|Purple nemertean, low tide, under a stone, |
Pilot Bay, Mt. Maunganui, 25/12/19.
|The same nemertean as above.|
|Orange nemertean, Tamaki Drive, Auckland.|
|Orange nemertean, low tide, North Piha, |
west Auckland, 27/04/17
Elsewhere, nemerteans are thought to be carnivores and/or scavengers. The larger ones move through peristaltic movements of their bodywall muscles—this is shown quite nicely in the two video clips. When they encounter potential food/prey they can rapidly evert a long proboscis. The proboscis is used to immobilise the prey with toxins. These toxins are thought to have medical potential (von Remont, et al., 2014; Göransson, et al., 2019).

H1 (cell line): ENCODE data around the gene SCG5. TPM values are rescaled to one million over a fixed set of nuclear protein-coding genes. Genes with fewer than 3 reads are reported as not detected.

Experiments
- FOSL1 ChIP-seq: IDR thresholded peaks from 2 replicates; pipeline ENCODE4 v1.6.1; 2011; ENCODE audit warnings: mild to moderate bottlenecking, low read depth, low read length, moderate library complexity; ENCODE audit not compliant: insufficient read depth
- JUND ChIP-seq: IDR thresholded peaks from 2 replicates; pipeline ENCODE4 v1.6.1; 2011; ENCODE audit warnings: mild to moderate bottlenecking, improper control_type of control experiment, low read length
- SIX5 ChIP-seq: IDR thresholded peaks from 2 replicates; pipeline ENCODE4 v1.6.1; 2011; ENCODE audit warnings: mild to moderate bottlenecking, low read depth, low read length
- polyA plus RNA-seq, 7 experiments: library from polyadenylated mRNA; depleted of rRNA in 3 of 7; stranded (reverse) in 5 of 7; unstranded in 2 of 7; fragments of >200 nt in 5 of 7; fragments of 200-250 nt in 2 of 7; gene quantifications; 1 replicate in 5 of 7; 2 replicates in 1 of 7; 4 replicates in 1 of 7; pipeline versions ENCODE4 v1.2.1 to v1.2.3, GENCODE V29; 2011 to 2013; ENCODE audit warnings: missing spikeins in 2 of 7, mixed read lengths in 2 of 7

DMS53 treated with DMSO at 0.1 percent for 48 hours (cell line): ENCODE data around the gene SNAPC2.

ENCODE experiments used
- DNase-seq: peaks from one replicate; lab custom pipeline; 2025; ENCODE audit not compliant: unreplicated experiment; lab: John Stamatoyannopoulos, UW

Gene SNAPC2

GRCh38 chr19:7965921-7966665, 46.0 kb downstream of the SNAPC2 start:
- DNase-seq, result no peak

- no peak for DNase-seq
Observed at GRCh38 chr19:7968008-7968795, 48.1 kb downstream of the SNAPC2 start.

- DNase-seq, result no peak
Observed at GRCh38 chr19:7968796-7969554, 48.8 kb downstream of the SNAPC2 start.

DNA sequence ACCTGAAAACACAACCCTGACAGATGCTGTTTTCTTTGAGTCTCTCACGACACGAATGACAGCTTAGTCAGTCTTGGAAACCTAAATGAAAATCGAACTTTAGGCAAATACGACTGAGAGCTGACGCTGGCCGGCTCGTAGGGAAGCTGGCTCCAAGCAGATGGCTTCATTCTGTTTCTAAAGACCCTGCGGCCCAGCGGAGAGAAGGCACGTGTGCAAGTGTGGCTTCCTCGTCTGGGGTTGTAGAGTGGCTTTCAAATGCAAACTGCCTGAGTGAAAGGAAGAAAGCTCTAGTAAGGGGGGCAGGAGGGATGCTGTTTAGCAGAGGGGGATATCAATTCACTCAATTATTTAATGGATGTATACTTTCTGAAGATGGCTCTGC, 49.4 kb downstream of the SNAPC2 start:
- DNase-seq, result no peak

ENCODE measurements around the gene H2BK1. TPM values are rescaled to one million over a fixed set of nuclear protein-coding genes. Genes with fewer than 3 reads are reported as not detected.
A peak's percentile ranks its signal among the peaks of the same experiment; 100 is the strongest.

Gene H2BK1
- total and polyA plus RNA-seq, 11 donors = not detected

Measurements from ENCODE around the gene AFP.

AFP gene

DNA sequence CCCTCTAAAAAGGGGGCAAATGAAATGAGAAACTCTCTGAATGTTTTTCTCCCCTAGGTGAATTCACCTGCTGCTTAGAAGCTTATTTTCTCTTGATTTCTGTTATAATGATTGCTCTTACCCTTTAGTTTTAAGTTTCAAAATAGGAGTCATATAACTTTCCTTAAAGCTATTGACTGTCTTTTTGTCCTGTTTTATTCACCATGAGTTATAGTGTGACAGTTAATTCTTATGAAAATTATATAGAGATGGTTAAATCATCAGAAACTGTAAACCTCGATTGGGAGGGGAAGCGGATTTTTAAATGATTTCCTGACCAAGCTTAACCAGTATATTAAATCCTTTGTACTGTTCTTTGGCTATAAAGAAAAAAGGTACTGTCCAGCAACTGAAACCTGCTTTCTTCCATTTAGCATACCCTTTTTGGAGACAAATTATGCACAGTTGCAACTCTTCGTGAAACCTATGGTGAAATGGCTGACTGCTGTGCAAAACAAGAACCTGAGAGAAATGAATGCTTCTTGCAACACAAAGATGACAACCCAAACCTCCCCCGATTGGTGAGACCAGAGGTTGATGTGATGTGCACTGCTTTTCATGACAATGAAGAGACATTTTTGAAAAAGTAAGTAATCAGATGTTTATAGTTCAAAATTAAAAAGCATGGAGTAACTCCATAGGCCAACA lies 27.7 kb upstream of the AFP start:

These video clips are of a nemertean found under a stone in Pilot Bay, Mt. Maunganui during 2018. The species is similar to the undescribed species shown by Cook (2010) on p281.
Cook, S. (2010). New Zealand Coastal Invertebrates, Canterbury University Press.
Göransson, U., Jacobsson, E., Strand, M., Andersson, H. K. (2019). The toxins of nemertean worms. Toxins, 11, 1–36.
Taylor, R. B., Morrison, A. (2008). Soft-sediment habitats and fauna of Omaha Bay, northeastern New Zealand. Journal of the Royal Society of New Zealand, 38(3), 187–214.
von Reumont, B. J., Campbell, L. I., Jenner, R. A. (2014). Quo Vadis Venomics? A Roadmap to Neglected Venomous Invertebrates. Toxins, 6, 3488–3551.